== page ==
Kamiah Smalls

Junior Kamiah Smalls has been one of the main guards leading the Dukes this year.

“Life is 10 percent what happens to you and 90 percent how you respond to it.”

JMU women’s basketball can take much away from that quote from longtime college football coach Lou Holtz. The team couldn’t control the injuries to two of its three leading scorers and had no say in whether it made the Women’s NCAA tournament after falling to No. 9 Hofstra in the CAA quarterfinals.

The Dukes responded after receiving a bid as one of the top seeds in the Women’s National Invitational Tournament with three-straight wins — the latest coming Thursday over Virginia Tech, led by former head coach Kenny Brooks. With three more victories, JMU will win its first WNIT trophy in program history.

“We’re going to make this special,” junior guard Kamiah Smalls said. “We wanted it to be special in a different way of course, but we were dealt a hand and we’ve got to just play with it.”

At this point in the season, JMU women’s basketball is what it is — a scrappy, tough team that outhustles opponents and relies heavily on defense and making timely shots. The Dukes are second in the nation in scoring defense behind CAA foe Drexel. JMU’s defensive identity has carried it thus far in the WNIT; the Dukes have allowed just 52.3 points per game in its last three outings.

“Defense wins championships,” Smalls said. “I think that that’s been proven in many cases … our game plan [against Virginia Tech] was to go out there and lock ’em up as much as possible, and that’s what we did.”

In some ways, playing without junior guard Lexie Barrier, freshman guard Madison Green and Smalls in the conference tournament forced role players to carry more of the scoring burden. If JMU finishes strong and wins the WNIT, the loss to Hofstra may eventually be viewed as a blessing in disguise — a temporary setback that eventually made the team stronger.

“When we lost Lexie and Kamiah, it was sort of step-up time for everyone,” junior forward Devon Merritt said. “Now with Kamiah back, we have her added to us and all of our lifted confidences.”

JMU appears to be playing its best basketball of the season, but head coach Sean O’Regan said it didn’t look like it earlier in the week. In the postgame press conference, the third-year coach’s candor was refreshing. He didn’t think the team was at its strongest heading into Thursday’s 70-66 win over the Hokies, citing mental and physical fatigue as factors.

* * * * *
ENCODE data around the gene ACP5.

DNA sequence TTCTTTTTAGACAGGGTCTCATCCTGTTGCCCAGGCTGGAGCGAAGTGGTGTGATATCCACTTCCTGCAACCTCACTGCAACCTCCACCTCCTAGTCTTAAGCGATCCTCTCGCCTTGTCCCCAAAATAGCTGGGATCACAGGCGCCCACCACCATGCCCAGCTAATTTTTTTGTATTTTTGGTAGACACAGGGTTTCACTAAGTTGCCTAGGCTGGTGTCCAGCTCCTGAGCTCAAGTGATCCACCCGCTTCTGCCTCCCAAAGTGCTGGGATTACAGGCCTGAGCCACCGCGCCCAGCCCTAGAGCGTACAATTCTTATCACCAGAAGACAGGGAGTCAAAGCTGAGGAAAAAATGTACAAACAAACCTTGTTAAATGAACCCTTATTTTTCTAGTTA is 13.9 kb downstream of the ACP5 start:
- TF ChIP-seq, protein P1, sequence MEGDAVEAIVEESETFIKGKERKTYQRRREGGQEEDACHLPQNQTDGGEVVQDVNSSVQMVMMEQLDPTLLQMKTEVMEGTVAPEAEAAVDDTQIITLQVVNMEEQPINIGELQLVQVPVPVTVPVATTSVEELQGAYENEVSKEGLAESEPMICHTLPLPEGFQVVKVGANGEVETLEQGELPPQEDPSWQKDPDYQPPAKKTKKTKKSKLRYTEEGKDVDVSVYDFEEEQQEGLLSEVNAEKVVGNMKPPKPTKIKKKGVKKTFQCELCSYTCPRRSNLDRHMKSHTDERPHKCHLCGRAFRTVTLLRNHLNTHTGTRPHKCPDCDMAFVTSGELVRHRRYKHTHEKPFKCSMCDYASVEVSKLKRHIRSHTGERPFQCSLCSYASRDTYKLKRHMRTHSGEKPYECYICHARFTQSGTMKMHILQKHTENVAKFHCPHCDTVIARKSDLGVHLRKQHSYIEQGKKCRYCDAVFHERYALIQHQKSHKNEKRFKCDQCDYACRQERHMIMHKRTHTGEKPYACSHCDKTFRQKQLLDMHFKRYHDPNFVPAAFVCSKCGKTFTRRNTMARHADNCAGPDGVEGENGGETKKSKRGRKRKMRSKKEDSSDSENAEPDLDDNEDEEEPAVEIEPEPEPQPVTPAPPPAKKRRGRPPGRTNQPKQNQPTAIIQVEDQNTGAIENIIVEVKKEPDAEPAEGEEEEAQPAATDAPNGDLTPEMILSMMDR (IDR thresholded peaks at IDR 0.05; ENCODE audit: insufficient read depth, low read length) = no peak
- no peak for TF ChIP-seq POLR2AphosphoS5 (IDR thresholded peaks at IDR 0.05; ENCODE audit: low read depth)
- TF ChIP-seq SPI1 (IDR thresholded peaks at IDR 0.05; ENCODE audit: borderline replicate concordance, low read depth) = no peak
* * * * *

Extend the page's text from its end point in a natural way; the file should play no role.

“To be very honest with you, practice did not give me that impression this week,” O’Regan said. “I was worried. Just because, it’s April almost … Logan practices like 20 minutes, she’s just hobbled. As soon as the season ends, she’s going to have a little surgery to fix some things up, but she’s able to get through.”

When JMU’s hitting from outside the 3-point arc, few teams can compete with the Dukes. However, when its shots aren’t falling — like against Hofstra in the CAA tournament — JMU struggles to separate from opponents. In all five of the team’s losses, the Dukes shot 35 percent or worse on 3-pointers.

JMU shot 37.5 percent from distance against Georgetown on Nov. 16 in a 69-57 home win just three games into the season. When the Dukes host the Hoyas on Sunday in the WNIT quarterfinals, JMU must be wary not to slip into complacency. O’Regan said “there will be” a natural let-down against Georgetown after JMU grinded out an emotional win over Virginia Tech and the former coach who recruited and mentored many of JMU’s key leaders.

“I’m going to fight that as hard as I can, but I do think that’s a natural thing,” O’Regan said. “Especially because we did play them earlier and beat them. We start one senior and four juniors, and we bring a senior off the bench … [they] should be a mature group. When it comes time for game time, you need to be pumped up and enjoy this journey.”

From what the players are saying, it sounds as if O’Regan’s message is sinking in. The WNIT championship will be played April 6 and with a pair of wins, JMU will play for the chance to hang a banner in the Convocation Center.

“You celebrate it tonight, and tomorrow morning we show up for practice, it’s done with,” Smalls said Thursday. “I think it’ll give us a nice confidence and momentum riding into our game with Georgetown.”

JMU showed it can rebound from disappointment in the last three games, but how it responds after one of the biggest wins of the season will be telling. The Dukes might not be competing for the coveted conference championship title, but they can still send their seniors out with rings if they stay locked in.

Contact James Faris at farisja@dukes.jmu.edu. For more basketball coverage, follow the sports desk on Twitter @TheBreezeSports.

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